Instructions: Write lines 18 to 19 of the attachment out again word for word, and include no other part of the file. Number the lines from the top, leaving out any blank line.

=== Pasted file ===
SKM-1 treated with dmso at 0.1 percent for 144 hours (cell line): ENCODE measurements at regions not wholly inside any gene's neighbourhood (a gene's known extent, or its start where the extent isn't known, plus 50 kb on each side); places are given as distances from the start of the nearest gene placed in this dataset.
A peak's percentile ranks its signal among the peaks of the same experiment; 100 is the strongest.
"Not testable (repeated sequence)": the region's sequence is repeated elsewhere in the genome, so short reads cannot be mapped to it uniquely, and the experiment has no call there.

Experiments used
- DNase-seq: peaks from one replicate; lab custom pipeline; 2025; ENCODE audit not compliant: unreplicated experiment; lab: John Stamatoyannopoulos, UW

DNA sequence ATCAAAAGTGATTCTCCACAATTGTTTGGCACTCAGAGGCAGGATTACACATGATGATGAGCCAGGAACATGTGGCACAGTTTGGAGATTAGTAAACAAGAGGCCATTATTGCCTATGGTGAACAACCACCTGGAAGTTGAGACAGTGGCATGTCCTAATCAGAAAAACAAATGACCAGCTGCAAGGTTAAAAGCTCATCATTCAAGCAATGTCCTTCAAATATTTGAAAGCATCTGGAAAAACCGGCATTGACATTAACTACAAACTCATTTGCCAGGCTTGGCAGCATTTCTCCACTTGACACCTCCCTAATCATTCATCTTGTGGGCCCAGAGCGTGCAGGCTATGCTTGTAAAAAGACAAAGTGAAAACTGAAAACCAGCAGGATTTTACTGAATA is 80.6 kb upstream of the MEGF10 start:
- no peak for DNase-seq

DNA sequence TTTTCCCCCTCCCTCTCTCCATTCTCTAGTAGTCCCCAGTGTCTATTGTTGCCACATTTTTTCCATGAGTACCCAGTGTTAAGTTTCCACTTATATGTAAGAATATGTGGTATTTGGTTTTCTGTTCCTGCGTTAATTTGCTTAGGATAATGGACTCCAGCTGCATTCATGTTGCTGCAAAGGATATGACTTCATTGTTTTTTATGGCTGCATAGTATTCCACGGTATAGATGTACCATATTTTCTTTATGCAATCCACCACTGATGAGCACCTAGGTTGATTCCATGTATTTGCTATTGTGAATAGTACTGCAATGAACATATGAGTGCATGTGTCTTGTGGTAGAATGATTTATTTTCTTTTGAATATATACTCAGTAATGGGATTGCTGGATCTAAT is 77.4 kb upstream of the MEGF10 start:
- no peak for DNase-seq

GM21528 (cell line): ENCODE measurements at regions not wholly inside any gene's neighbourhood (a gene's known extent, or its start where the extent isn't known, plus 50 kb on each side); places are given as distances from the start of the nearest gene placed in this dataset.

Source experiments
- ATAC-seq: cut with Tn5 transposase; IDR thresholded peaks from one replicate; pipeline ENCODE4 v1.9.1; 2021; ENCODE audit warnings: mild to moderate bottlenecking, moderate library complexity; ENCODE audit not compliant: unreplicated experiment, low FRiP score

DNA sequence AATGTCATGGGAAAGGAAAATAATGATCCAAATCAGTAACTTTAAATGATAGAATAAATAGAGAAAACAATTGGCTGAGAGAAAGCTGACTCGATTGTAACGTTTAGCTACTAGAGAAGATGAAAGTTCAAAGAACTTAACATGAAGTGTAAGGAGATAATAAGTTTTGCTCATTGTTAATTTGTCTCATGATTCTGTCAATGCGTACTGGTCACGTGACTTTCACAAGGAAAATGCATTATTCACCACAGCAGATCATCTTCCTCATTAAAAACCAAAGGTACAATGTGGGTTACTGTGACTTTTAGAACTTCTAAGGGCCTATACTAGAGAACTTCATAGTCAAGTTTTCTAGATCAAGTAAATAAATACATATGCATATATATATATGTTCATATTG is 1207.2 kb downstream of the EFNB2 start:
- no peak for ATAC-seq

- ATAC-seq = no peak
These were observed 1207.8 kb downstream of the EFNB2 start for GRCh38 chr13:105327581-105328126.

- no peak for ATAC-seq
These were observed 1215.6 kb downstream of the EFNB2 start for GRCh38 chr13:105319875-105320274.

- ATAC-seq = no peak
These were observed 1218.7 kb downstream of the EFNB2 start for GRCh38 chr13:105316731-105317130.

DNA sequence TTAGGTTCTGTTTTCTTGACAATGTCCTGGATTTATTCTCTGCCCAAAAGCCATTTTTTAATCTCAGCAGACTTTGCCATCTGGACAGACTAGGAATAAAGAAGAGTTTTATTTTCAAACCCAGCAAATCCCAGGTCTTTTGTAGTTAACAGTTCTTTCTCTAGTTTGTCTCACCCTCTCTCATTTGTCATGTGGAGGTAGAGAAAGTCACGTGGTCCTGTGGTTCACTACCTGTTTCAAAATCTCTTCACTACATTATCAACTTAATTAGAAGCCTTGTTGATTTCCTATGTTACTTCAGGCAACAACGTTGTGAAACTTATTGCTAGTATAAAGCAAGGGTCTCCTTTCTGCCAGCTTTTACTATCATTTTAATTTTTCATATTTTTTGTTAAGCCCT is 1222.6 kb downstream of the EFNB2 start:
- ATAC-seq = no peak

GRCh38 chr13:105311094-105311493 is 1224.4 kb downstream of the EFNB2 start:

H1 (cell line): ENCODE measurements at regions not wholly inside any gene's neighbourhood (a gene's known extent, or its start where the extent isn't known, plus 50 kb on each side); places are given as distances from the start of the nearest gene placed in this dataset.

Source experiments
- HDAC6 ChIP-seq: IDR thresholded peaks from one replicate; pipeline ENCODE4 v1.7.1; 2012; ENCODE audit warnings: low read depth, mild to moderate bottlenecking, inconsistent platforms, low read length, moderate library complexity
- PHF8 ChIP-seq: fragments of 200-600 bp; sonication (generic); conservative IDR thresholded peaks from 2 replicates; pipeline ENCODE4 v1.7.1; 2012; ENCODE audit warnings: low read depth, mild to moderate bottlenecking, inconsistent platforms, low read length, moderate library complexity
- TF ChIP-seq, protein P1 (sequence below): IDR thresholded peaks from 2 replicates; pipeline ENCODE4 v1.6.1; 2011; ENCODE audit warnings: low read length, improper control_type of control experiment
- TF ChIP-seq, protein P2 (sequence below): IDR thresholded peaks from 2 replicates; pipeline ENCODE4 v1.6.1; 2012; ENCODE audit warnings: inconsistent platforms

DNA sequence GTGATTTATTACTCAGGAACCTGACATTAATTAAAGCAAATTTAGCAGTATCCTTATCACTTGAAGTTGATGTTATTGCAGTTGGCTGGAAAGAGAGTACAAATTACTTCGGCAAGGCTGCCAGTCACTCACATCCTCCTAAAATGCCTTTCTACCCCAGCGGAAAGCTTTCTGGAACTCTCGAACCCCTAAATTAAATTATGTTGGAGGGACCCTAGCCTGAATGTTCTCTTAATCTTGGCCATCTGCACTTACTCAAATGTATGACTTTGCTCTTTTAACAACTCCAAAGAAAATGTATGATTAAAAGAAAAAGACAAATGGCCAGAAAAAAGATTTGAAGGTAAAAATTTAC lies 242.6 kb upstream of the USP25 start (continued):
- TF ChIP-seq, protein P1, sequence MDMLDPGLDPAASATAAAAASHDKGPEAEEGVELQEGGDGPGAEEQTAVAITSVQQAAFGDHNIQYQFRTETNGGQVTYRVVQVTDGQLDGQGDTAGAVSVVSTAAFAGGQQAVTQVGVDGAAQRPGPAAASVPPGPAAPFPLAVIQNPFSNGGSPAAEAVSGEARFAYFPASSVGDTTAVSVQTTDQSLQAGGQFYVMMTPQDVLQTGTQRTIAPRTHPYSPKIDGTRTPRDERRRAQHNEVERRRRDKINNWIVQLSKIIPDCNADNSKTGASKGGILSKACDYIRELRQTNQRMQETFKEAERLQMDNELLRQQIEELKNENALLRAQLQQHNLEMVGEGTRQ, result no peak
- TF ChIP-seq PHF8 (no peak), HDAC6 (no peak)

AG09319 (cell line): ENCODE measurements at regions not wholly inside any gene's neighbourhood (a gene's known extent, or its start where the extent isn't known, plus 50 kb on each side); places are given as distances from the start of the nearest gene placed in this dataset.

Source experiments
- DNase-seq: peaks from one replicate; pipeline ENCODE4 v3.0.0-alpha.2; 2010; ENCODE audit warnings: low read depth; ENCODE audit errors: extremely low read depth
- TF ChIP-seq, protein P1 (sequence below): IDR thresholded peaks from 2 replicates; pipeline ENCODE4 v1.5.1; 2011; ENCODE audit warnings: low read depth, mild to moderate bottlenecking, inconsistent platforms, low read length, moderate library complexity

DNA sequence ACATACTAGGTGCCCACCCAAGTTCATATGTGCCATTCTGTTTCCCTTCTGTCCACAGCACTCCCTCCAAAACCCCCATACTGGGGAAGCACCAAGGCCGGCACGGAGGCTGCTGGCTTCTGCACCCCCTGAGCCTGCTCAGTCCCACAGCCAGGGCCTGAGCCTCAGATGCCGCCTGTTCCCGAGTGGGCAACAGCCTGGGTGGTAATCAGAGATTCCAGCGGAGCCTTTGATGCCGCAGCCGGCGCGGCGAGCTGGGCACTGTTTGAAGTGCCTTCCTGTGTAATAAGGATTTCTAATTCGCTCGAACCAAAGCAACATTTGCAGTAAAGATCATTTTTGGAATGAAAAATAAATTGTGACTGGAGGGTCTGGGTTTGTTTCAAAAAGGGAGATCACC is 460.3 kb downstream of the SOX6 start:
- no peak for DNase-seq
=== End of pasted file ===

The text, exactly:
These were observed 1215.6 kb downstream of the EFNB2 start for GRCh38 chr13:105319875-105320274.

- ATAC-seq = no peak